Trying to reproduce a simple demo using CEGUI with Panda3D

First of, I’d like to say that I’m new to Panda3D and CEGUI, but I’m pretty confident in my skills in C++ and Python.

I’m trying to build a simple demo, based on this forum thread: [url]Using CEGUI with Panda in C++]

Unfortunately, I’m not getting the same result from the picture posted by Gogg. Instead, the GUI elements are being shown at the left-bottom corner of the screen, and are limited to a small area around it.

In contrast to his example, I’m using OpenGL only, but that is the main difference between our codes. I’m also using Linux Mint 13, with Panda3D 1.8 and CEGUI 7.9.

I tried changing the scale and position of the NodePath linked to the CEGUI Callback, as well as the size and position of CEGUI’s root window, but there where no changes.

The thing is, I think the viewport for the CEGUI node is limited to a small area to the left-bottom corner of the screen, and the windows frame being rendered into it is being scaled to fit this small area. However, I can’t find a method to resize the area of the CEGUI node to the aspect2d rendering area.

I have already tried using the same code posted by Gogg, only removing the DirectX part of the code, but the result was the same.

Can someone give me an insight on the subject, please?

Here is a sample of the result that I’m having up until now:

If you follow that beautifully drawn red arrow, you will notice a small cursor over the frame’s header. It seems like the CEGUI’s mouse cursor is correctly following Panda3D’s mouse coordinates, but the rendering is distorted, because its area is not occupying the same space of aspect2d.

Here it is my code up until now:

// Name        : CeGuiPanda.cpp
// Author      : Bruno
// Version     :
// Copyright   : Your copyright notice
// Description : Hello World in C++, Ansi-style

#include <iostream>

#include <panda3d/pandaFramework.h>

#include <panda3d/callbackData.h>
#include <panda3d/callbackNode.h>
#include <panda3d/callbackObject.h>

#include <panda3d/pgButton.h>

#include <panda3d/mouseWatcher.h>

#include <CEGUI/CEGUI.h>
#include <CEGUI/RendererModules/OpenGL/CEGUIOpenGL.h>
#include <CEGUI/RendererModules/OpenGL/CEGUIOpenGLRenderer.h>

// Panda will call this every frame to render CEGUI
class CeGuiRenderInterfaceCallback : public CallbackObject

	virtual void do_callback( CallbackData * aCallbackData )
		CEGUI::System * lpCeGuiSystem = CEGUI::System::getSingletonPtr();
		if ( lpCeGuiSystem )

		if ( aCallbackData )

PT(WindowFramework)gpPandaWindow = NULL;
PT(MouseWatcher) gpMouseWatcher = NULL;

AsyncTask::DoneStatus main_task( GenericAsyncTask* task, void* data )
	if (  gpMouseWatcher->has_mouse() )
		if ( gpPandaWindow )
			GraphicsWindow *gwin = gpPandaWindow->get_graphics_window();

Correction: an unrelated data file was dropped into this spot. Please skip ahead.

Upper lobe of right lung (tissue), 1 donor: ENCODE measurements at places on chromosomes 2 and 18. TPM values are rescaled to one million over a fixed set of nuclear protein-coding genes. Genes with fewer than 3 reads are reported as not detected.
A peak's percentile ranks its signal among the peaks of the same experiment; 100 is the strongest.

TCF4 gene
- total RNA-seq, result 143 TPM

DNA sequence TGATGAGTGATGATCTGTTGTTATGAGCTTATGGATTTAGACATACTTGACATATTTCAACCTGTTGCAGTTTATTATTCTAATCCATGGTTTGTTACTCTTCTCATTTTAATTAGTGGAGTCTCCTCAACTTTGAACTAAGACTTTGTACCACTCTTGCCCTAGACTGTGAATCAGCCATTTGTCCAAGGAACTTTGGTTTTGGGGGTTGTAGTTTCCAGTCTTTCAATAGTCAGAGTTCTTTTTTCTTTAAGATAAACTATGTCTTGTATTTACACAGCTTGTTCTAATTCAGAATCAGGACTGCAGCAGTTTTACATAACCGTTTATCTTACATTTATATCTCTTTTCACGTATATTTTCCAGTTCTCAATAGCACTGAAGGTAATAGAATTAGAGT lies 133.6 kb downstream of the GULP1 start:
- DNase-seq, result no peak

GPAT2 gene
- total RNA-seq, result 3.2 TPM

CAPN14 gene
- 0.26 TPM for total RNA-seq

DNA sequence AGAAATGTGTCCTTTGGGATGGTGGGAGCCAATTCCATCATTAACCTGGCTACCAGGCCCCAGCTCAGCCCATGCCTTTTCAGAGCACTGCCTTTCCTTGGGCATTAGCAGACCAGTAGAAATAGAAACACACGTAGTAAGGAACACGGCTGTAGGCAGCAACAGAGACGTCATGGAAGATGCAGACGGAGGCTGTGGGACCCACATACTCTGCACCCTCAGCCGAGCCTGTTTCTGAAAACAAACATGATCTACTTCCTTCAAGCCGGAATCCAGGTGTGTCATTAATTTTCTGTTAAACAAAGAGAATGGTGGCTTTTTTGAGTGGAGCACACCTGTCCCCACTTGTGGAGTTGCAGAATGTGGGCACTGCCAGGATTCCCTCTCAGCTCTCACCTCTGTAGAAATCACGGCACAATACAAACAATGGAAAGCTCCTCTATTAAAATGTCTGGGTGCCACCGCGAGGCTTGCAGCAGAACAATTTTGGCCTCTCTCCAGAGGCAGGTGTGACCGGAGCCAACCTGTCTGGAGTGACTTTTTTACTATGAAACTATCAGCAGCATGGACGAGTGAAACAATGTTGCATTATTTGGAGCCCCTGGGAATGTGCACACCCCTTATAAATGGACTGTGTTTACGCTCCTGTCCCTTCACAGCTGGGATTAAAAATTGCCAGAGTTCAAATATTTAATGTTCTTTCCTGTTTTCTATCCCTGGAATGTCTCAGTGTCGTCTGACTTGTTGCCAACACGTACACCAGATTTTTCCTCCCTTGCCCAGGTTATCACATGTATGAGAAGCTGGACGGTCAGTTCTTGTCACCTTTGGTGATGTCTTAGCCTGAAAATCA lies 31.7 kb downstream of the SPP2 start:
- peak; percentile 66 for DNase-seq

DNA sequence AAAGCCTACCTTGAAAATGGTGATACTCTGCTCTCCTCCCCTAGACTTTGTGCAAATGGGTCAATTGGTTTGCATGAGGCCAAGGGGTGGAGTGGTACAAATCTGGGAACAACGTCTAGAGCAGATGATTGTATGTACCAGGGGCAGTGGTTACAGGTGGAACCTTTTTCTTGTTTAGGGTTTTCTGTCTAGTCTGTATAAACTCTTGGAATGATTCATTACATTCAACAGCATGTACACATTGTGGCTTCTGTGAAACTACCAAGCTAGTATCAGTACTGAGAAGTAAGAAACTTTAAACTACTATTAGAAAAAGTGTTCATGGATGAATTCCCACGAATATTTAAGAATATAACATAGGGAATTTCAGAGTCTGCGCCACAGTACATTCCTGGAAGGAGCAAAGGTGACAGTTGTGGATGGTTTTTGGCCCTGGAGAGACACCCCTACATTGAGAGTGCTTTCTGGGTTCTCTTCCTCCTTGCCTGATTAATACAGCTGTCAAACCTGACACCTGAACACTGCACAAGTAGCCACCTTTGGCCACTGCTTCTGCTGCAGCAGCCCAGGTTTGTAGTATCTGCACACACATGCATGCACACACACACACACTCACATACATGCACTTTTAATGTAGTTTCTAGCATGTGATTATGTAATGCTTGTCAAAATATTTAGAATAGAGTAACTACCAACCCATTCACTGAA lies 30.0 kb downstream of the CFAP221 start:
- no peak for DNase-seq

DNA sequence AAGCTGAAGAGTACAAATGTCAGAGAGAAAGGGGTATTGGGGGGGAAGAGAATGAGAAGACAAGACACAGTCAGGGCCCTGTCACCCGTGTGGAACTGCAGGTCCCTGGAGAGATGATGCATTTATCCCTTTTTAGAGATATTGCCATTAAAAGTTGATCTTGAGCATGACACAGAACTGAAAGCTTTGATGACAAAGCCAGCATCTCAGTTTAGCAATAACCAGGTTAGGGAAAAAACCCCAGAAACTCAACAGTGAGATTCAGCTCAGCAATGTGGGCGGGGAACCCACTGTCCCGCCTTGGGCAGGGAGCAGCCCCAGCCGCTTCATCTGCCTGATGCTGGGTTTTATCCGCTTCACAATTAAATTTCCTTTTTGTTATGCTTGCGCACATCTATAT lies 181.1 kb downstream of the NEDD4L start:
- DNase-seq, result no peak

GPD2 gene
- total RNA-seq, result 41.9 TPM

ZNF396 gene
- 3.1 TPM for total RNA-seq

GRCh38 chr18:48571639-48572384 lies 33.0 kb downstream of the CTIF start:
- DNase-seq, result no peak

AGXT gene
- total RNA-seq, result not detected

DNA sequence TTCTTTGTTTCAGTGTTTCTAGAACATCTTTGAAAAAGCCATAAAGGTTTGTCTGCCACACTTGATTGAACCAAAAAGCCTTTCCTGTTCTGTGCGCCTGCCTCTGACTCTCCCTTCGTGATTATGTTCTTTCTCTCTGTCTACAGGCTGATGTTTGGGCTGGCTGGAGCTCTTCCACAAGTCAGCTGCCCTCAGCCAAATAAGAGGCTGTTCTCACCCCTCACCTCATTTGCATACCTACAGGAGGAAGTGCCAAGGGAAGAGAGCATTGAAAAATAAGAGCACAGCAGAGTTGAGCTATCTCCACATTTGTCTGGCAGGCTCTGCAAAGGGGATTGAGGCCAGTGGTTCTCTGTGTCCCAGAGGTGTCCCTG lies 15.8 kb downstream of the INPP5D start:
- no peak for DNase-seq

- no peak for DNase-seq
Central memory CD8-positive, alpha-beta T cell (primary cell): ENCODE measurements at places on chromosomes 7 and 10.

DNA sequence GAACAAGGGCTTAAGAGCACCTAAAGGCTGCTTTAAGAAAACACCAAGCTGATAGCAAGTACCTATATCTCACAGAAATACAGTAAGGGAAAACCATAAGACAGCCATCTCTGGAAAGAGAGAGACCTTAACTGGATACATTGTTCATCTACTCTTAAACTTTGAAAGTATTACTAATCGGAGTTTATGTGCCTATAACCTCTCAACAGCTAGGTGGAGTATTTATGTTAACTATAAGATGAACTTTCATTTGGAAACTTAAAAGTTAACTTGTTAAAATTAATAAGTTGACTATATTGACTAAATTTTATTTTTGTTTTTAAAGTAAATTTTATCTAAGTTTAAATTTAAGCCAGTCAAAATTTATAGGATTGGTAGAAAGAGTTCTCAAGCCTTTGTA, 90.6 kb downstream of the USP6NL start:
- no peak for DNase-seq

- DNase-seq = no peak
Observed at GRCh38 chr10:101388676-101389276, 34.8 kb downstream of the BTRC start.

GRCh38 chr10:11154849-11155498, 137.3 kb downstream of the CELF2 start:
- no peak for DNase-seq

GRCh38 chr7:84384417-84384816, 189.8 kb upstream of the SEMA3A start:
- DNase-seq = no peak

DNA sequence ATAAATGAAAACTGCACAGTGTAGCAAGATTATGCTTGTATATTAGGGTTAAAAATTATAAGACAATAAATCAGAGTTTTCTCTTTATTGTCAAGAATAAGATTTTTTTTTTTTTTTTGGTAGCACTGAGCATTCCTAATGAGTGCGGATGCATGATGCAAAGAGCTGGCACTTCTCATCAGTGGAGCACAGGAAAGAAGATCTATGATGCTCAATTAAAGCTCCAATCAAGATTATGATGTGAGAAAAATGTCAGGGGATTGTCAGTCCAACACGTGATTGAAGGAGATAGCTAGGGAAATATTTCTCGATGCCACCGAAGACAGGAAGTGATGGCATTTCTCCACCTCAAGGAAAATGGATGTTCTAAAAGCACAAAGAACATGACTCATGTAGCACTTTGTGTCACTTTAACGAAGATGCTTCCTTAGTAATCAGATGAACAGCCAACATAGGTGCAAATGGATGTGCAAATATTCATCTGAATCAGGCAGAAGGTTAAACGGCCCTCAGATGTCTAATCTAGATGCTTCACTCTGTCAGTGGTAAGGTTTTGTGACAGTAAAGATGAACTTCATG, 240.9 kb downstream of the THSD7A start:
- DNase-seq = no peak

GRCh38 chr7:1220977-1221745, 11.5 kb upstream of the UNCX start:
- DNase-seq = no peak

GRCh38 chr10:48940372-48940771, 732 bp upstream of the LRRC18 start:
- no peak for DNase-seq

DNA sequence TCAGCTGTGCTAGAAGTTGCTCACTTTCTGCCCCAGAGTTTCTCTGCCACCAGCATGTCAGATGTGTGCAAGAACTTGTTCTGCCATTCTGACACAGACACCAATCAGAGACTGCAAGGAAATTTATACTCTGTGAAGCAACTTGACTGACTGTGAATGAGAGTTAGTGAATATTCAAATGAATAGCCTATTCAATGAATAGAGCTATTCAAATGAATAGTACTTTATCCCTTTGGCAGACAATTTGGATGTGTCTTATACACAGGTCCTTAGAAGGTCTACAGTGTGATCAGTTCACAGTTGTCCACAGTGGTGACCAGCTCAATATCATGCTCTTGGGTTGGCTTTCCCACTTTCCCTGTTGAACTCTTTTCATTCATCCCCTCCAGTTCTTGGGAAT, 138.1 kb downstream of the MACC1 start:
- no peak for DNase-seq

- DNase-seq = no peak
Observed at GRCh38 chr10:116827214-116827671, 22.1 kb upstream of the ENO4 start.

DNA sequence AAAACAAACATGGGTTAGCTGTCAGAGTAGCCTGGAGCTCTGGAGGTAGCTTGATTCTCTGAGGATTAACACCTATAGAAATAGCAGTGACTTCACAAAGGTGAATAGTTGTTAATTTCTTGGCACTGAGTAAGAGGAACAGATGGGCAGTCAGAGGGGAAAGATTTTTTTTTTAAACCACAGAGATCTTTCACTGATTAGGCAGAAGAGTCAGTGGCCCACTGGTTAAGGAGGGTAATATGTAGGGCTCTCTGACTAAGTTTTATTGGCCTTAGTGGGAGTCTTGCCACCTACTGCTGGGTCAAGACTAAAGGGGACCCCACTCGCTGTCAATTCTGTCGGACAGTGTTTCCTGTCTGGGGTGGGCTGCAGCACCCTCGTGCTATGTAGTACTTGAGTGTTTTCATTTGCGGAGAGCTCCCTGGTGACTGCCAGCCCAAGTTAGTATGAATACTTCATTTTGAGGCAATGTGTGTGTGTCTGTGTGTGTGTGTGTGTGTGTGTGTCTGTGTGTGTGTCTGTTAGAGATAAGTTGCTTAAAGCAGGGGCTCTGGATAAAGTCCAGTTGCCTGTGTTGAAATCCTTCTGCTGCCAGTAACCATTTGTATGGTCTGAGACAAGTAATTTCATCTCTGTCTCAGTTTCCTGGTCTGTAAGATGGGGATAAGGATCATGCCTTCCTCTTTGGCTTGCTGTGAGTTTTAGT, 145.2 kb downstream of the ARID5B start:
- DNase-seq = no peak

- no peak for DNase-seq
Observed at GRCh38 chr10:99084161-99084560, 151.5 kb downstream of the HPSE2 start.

if ( gwin )
				int mouse_x = gwin->get_pointer( 0 ).get_x();
				int mouse_y = gwin->get_pointer( 0 ).get_y();
				CEGUI::System::getSingleton().injectMousePosition( mouse_x, mouse_y );
	return AsyncTask::DS_cont;

// mouse events:
void mouse_down( const Event *ev, void *data )
	CEGUI::System::getSingleton().injectMouseButtonDown( CEGUI::LeftButton );
void mouse_up( const Event *ev, void *data )
	CEGUI::System::getSingleton().injectMouseButtonUp( CEGUI::LeftButton );

int main( int aArgumentsCount, char* aArguments[] )
	//open a new window framework
	PandaFramework lPandaFramework;
	lPandaFramework.open_framework( aArgumentsCount, aArguments );
	//set the window title to My Panda3D Window
	lPandaFramework.set_window_title( "My Panda3D Window" );
	// We want to hide the OS cursor since CEGUI has its own cursors.
	// (We could also hide CEGUI cursors instead...)
	WindowProperties props = WindowProperties::get_default();
	props.set_cursor_hidden( false );
	//open the window
	gpPandaWindow = lPandaFramework.open_window( props, 0 );

	// Load some model to test the CEGUI window semitransparency
	NodePath smiley = gpPandaWindow->load_model( lPandaFramework.get_models(), "models/panda" );
	smiley.reparent_to( gpPandaWindow->get_render() );
	gpPandaWindow->get_camera_group().set_pos( 30, -30, 30 );
	gpPandaWindow->get_camera_group().look_at( 0, 0, 0 );


	PT(CallbackNode)lCallbackNode = new CallbackNode("CEGUI");
	lCallbackNode->set_draw_callback( new CeGuiRenderInterfaceCallback() );
	NodePath lNodeCegui = gpPandaWindow->get_aspect_2d().attach_new_node( lCallbackNode );

	// Let's add a task that we'll use to keep CEGUI updated about the mouse cursor
	// position.
	PT(GenericAsyncTask)main_task_object = new GenericAsyncTask("main task", &main_task, (void*) NULL);
	AsyncTaskManager::get_global_ptr()->add( main_task_object );

	gpMouseWatcher = (MouseWatcher*) gpPandaWindow->get_mouse().node();

	// For this sample code we are just gonna setup two input events, mouse button left up and
	// down, it's enough to drag the window around.
	lPandaFramework.define_key( "mouse1", "mouse1", &mouse_down, (void*) 0 );
	lPandaFramework.define_key( "mouse1-up", "mouse1-up", &mouse_up, (void*) 0 );

	//here is room for your own code

	CEGUI::DefaultResourceProvider* rp = static_cast<CEGUI::DefaultResourceProvider*>( CEGUI::System::getSingleton().getResourceProvider() );

	const CEGUI::String lString = "/home/bruno/Programas/CEGUI/CEGUI-0.7.9/datafiles";

	rp->setResourceGroupDirectory( "schemes", lString + "/schemes/" );
	rp->setResourceGroupDirectory( "imagesets", lString + "/imagesets/" );
	rp->setResourceGroupDirectory( "fonts", lString + "/fonts/" );
	rp->setResourceGroupDirectory( "layouts", lString + "/layouts/" );